Brad Johnson and the Tampa Bay Buccaneers called his injury in 2002 a severe lower back bruise. Until this week, Johnson had never publicly revealed that he had two transverse process fractures that kept him out of two games.
“After 2 ½ weeks, I could have played,” Johnson said in a phone interview, “but we waited an extra week, just because we had a bye. So after 17 days, I felt like I could have gotten ready to play. Maybe some guys get back quicker.”
Johnson texted his former Cowboys teammate, Tony Romo, soon after he saw Romo get kneed in the back by Redskins linebacker Keenan Robinson in an Oct. 27 game.
“I knew [Romo] was in pain,” Johnson said in a phone interview. “There’s nothing you can do about it. It takes time, and taking a pain shot is not going to help. I know exactly how he feels.”
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Johnson, who is retired and living in Athens, Ga., was injured on a scramble against the Detroit Lions when 320-pound defensive tackle Shaun Rogers fell on top of him.
“We didn’t want to let anything out,” Johnson said. “…But once I got home, I couldn’t move. I was done.”
He missed the final two games of the 2002 regular season. After a first-round playoff bye, Johnson returned for the playoffs, and the Bucs won Super Bowl XXXVII.
“I couldn’t tie my shoes,” Johnson said. “I couldn’t cough. I couldn’t do anything. I did acupuncture. I did treatment. I drank Crown and Coke. I mean, you do it all, man. Pain is pain, and it wasn’t a matter of tolerating it. I couldn’t tie my shoes, let alone try to take a snap.”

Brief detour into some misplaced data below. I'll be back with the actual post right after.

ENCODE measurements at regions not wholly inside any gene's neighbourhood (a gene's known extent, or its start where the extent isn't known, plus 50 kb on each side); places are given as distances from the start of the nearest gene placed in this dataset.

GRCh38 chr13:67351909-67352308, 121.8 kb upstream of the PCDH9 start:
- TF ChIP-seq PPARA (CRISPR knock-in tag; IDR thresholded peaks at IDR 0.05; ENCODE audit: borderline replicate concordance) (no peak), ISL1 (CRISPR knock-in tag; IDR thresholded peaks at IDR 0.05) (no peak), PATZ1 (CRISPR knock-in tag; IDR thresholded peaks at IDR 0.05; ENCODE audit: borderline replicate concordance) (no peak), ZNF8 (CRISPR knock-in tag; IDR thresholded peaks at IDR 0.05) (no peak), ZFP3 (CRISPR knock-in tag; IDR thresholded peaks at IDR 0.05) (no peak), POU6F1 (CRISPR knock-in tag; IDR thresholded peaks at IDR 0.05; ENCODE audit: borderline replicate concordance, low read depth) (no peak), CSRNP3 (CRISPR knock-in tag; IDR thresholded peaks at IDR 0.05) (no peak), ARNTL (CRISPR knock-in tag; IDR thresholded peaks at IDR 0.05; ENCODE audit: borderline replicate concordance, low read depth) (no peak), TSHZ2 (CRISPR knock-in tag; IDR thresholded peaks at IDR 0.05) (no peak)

Baylor quarterback Bryce Petty cracked two transverse processes in his back Aug. 31 and missed one game before returning for a Sept. 12 game.
“Whatever doesn’t kill you, only makes you stronger,” Petty said last week when asked about Romo. “He’ll be fine, just like I am. As far as a back injury to have, this is the one to have. It kind of heals itself.”
Daunte Culpepper and Gus Frerotte both played with the injury during their NFL careers. Culpepper missed two games during the 2003 season, and Frerotte lost his starting job in 2008 after he was injured.
“It isn’t a matter of: Can you tough it out?” Johnson said. “It’s just: Can you walk with it? Can you take a snap with it? Can you move with it? Can you throw with it?
“It just takes time. It’s not like a sprained ankle. It’s not like a broken thumb. It’s none of that. It’s just in there. It’s a pain-tolerance issue. Are you functional to move? I didn’t have it.”
Romo traded texts with Johnson, and he discussed the injury with play-caller Scott Linehan, who was the offensive coordinator with the Vikings in 2003 with Culpepper.
“I think you find that everyone who’s had it knows it’s uncomfortable,” said Romo, who had Johnson as his backup in Dallas in 2007-08. “You just try and get better and you go play.”